Where food comes from
Lower Secondary, A2/B1 level
To provide speaking practice by asking and answering in the context of food and its origin
To provide practice of passive in the context of food and its origins
To provide review of countries in the context of imported food
Procedure (46-55 minutes)
T plays a quick name game using a ball with the sts. STAGE 1: In a circle, T says "My name's Sara" and throws the ball to a student. That student says "My name's ...." and passes it to another, and so on. STAGE 2: T says "Thank you .... My name's Sara" and throws it to a student. That students says "Thank you Sara. My name's ...", and so on. STAGE 3: T says "Thank you .... My Name's Sara. Here you go ...". The students do the same thing until everyone has said the line.
T divides class into two groups. Each group sits on one side of the class. T asks one student from each group to come to the front of the class and sit facing their groups with their backs to the board. T writes a word on the board or shows the word on a paper. The two teams have to describe the food written on the board/paper without saying the word. The first student to guess the correct answer gets the point. The class does the first round as a practice. Then, score is recorded on the IWB.
T asks "Does all the food you eat come from your country?" "Does some food come from other countries?". T elicits the word imported "What do we call food that comes from other countries?" (imported). T says one sentence as an example and asks the class for another one.
T elicits the word "imported" if possible, and gives an example of imported food by saying the sentence in the passive form "AlMarai milk is imported from Saudi Arabia". T divides class into three groups. Each group gets three to four pictures of food items found in the supermarkets in Bahrain. Using the passive form, students have to say where food is imported from or where they think it is imported from. T circulates and monitor the sentences produced by the sts. When the group is done with their pictures, each group rotates its pictures with the group next to them. In the end, each group can stick their pictures on the IWB on the countries they think the food item is imported from.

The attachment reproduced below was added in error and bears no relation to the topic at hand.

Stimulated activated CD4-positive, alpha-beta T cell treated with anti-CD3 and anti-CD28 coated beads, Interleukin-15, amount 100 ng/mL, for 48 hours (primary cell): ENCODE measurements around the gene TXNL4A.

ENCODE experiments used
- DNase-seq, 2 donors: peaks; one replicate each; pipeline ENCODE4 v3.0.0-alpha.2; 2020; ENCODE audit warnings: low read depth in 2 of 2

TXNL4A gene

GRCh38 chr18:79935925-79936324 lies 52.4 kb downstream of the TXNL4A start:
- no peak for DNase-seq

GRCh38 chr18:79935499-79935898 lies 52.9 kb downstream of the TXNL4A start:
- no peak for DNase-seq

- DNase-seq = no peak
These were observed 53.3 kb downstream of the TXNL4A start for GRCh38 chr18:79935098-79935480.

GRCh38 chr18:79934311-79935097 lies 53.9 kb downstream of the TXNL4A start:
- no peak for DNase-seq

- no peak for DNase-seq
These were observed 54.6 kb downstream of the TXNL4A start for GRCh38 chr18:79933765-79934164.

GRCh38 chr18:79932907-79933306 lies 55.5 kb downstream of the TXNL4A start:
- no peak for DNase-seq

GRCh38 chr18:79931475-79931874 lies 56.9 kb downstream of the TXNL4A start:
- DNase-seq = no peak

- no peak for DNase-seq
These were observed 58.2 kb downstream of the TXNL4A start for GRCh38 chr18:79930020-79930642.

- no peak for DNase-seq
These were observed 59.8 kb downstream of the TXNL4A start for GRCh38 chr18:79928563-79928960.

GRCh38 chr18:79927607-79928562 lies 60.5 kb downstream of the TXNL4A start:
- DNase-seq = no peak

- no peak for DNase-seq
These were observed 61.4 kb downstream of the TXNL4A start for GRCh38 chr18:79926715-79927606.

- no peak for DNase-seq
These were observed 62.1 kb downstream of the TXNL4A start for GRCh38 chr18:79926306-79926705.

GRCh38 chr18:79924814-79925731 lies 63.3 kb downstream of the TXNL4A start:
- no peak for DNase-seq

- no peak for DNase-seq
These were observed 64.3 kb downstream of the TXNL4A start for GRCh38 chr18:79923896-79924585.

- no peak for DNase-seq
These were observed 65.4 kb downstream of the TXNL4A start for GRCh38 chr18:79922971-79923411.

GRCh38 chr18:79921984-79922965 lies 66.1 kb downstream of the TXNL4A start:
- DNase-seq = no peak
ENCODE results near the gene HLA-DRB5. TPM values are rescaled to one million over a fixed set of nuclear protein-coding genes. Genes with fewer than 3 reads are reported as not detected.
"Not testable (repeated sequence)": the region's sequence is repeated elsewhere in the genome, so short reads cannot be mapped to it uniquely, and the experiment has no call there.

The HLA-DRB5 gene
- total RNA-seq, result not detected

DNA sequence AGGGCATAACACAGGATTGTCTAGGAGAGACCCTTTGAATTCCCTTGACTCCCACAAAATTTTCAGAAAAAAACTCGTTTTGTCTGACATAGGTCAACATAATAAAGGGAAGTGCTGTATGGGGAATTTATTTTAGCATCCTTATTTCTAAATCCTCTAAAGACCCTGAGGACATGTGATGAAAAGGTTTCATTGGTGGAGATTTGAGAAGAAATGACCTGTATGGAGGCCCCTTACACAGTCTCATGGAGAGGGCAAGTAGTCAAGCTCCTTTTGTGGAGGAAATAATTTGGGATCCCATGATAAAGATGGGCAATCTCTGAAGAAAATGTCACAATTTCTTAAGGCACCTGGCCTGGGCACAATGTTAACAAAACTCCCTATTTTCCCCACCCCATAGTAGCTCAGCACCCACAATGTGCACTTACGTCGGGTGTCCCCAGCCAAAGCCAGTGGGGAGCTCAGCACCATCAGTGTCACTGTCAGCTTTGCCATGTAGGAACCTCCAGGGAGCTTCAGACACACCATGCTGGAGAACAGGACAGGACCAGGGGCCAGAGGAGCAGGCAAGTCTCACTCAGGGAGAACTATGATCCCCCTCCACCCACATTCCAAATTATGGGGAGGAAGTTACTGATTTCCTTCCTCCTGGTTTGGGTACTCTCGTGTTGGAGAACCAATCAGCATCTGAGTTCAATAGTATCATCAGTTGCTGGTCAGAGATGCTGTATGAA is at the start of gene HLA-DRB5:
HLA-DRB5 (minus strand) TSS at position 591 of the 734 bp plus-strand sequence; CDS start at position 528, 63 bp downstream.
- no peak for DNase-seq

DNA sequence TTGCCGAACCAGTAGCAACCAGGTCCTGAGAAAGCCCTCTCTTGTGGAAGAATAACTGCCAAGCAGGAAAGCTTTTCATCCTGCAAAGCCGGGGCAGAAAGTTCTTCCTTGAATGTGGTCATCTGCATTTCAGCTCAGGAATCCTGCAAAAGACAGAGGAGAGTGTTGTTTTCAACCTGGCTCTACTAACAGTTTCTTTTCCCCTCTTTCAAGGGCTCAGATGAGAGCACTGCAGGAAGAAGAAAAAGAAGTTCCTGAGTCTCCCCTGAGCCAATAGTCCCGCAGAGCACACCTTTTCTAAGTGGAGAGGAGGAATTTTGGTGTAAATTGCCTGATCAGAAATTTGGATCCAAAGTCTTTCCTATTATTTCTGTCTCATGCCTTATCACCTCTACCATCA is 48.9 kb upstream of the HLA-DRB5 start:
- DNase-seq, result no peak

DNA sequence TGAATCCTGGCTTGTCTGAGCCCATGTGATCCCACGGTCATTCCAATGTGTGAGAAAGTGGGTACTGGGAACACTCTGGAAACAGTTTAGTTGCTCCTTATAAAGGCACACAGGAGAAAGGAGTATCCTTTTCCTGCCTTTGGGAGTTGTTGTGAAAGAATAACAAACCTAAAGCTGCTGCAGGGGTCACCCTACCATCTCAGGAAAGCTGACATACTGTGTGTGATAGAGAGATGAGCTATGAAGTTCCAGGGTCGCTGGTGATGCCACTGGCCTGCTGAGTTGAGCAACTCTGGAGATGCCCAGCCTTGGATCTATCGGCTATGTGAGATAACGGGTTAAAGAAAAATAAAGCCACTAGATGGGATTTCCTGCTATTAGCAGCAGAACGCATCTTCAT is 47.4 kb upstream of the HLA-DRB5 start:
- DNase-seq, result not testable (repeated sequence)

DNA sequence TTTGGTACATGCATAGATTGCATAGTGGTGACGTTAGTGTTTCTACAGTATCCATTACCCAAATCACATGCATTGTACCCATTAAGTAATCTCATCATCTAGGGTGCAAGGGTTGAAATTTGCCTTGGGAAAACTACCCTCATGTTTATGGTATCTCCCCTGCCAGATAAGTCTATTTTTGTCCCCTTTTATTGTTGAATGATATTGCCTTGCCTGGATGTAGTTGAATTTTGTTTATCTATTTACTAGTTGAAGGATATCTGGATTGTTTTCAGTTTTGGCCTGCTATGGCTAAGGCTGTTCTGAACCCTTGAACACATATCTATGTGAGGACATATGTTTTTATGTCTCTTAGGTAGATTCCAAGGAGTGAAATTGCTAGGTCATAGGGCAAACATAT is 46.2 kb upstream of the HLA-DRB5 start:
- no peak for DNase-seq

T divides class into two teams. Each time lines up facing one half of the IWB/ whiteboard. T asks sts to write as many countries as they can with correct spelling. Each student writes one country and goes to the back of the line. A limit of one minute is given to both teams. The team with the most correct countries is the winner.
T gives a small piece of paper for each student. T asks sts. to write the numbers 1-10. Sts. have to go around the room where Muddled up countries are displayed. They have to rearrange the letters and write their answers on their papers. The first person to complete the lists is the winner.
T gives out bingo sheets to every student. T explains and demonstrates the game. T says the nationality and the sts cross out the corresponding country. T keeps saying countries until one student has all the squares crossed out. When that happens, the student has to say BINGO!
Sts work in pairs. Each pair gets two sets of cards: one with names of countries and the other with the flags. Cards should be face down with the two sets separated. Student A chooses one card from each set and shows his/her partner. If the country matches the flag, student A takes the two cards. If they don't match, then the cards are returned back to the same place they were. Student B goes and does the same thing. The student with the most cards is the winner.